The OCA Diocese of Alaska currently maintains St. Herman's Seminary (Kodiak), some 87 churches and chapels, and 25 priests covering an area of 586,000 square miles. The Seminary and many churches are in great disrepair. Today we find results of decades of aggressive assimilation policies, war, welfare and misdirected education efforts, have left Alaska our number one state for substance abuse (alcoholism), suicide and violence. The Orthodox Church in America, Diocese of Alaska suffered 9 suicides and 37 fatalities (alcohol related) during the month of February 2001. Orthodox faithful in Alaska are among the poorest of the poor. They are faithful to their Orthodox heritage but are struggling to build and maintain a church against harsh elements and lack of funds. They are in great need of Orthodox Christian teachings in order to truly understand and "hold fast to traditions".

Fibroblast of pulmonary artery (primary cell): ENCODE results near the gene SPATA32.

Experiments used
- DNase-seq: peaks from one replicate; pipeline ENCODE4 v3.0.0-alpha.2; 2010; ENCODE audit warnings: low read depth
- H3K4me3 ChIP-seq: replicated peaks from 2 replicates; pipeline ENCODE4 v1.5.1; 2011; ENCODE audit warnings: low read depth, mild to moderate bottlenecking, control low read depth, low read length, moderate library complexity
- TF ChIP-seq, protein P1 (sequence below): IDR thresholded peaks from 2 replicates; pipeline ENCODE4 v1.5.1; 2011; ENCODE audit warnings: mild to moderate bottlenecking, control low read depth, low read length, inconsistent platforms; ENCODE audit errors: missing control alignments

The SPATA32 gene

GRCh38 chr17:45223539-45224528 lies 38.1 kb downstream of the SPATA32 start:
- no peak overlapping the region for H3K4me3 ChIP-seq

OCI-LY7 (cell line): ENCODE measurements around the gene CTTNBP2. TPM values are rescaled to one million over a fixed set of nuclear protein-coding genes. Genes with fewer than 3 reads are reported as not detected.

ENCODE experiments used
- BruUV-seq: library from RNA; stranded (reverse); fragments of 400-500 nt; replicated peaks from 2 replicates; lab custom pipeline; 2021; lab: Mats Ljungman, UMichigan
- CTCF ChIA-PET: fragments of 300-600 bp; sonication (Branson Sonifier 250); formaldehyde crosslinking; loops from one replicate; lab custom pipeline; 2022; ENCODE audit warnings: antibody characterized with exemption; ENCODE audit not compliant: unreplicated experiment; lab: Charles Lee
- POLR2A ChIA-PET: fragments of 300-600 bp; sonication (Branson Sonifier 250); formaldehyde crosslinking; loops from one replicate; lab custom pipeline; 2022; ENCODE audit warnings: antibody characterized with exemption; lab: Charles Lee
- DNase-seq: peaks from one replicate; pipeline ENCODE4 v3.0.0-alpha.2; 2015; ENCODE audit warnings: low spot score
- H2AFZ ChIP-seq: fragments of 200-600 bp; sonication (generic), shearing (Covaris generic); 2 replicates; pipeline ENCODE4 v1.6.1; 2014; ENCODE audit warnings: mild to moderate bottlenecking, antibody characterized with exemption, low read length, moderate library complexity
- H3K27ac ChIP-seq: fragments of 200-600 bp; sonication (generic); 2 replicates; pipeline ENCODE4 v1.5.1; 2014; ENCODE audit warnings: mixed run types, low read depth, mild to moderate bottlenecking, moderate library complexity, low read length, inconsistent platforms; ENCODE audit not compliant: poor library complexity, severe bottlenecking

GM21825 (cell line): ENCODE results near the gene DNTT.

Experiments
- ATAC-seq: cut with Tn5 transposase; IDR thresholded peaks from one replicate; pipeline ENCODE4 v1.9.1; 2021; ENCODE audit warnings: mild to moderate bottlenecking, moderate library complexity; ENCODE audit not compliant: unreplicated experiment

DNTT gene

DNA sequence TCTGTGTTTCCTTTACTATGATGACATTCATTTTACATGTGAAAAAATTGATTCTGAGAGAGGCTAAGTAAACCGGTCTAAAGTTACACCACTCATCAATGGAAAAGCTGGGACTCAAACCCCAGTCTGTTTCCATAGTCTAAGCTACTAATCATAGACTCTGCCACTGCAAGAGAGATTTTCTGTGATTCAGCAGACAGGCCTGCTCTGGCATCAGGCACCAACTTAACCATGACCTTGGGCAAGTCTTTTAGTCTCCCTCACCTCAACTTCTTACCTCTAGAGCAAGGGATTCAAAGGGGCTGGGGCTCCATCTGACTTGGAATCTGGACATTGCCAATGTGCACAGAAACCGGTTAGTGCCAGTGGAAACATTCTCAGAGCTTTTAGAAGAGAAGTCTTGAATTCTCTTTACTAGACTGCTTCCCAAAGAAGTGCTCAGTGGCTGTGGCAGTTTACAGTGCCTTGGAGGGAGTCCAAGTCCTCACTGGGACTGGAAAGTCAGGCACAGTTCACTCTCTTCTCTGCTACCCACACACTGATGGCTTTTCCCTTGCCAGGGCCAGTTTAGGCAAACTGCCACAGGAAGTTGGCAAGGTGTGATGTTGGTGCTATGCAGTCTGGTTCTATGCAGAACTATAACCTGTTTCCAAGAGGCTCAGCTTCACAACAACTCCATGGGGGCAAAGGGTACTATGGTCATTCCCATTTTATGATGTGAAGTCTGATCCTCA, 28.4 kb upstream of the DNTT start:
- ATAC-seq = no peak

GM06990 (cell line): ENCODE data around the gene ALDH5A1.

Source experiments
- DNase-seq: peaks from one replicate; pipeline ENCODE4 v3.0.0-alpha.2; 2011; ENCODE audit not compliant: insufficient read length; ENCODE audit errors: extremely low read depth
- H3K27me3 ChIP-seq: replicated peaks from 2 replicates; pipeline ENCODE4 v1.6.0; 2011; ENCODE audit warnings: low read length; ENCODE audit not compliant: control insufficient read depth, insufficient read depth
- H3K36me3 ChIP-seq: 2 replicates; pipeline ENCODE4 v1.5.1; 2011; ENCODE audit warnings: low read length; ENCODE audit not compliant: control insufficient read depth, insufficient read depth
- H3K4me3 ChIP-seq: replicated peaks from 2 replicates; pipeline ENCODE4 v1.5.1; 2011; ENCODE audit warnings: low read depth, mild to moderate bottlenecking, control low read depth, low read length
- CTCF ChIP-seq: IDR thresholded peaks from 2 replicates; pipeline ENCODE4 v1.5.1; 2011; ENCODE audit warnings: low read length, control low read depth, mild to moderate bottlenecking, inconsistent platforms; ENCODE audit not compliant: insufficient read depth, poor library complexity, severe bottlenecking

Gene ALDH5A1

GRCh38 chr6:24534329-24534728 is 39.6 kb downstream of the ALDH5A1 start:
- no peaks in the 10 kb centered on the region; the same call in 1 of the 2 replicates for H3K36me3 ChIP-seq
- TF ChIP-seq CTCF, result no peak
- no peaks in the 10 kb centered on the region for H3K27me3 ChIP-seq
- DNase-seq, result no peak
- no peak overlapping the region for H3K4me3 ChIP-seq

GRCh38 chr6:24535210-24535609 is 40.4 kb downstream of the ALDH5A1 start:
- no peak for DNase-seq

The Orthodox Church in Alaska is a Native institution - the first in America to receive the gospel of Jesus Christ. Through the efforts of our Russian missionaries (St. Herman of Alaska, St. Innocent, St. Yakov, St. Juvenaly, and Peter the Aleut) beginning in 1794, the faithful of Alaska possess a uniquely Orthodox heritage resulting in deep commitment to and love for the One Holy Catholic and Apostolic Church. Up until the time of the Russian Revolution and civil War, the Alaska Mission was financially and spiritually supported by Russia. The church in the New World was suddenly left without financial support or administrative guidance. All jurisdictions of Orthodox Christians (Antiochian, Greek, Serbian, Russian) were under the Patriarchate of Moscow. Orthodox Patriarchates from other areas of the world responded to the floundering Orthodox in America by sending priests into the U.S. to provide guidance and support to their various ethnic communities. However, there was no one to send into Alaska since the Native church was of the Russian Mission. The growth and survival of the Orthodox Church in Alaska depended almost exclusively on local commitment and initiative. Left without any well-funded, centralized administration, without any coordinated plan for maintenance or expansion, the church not only continued but also increased. Regional conferences and lay preachers worked with Native clergy to propagate the faith - village by village.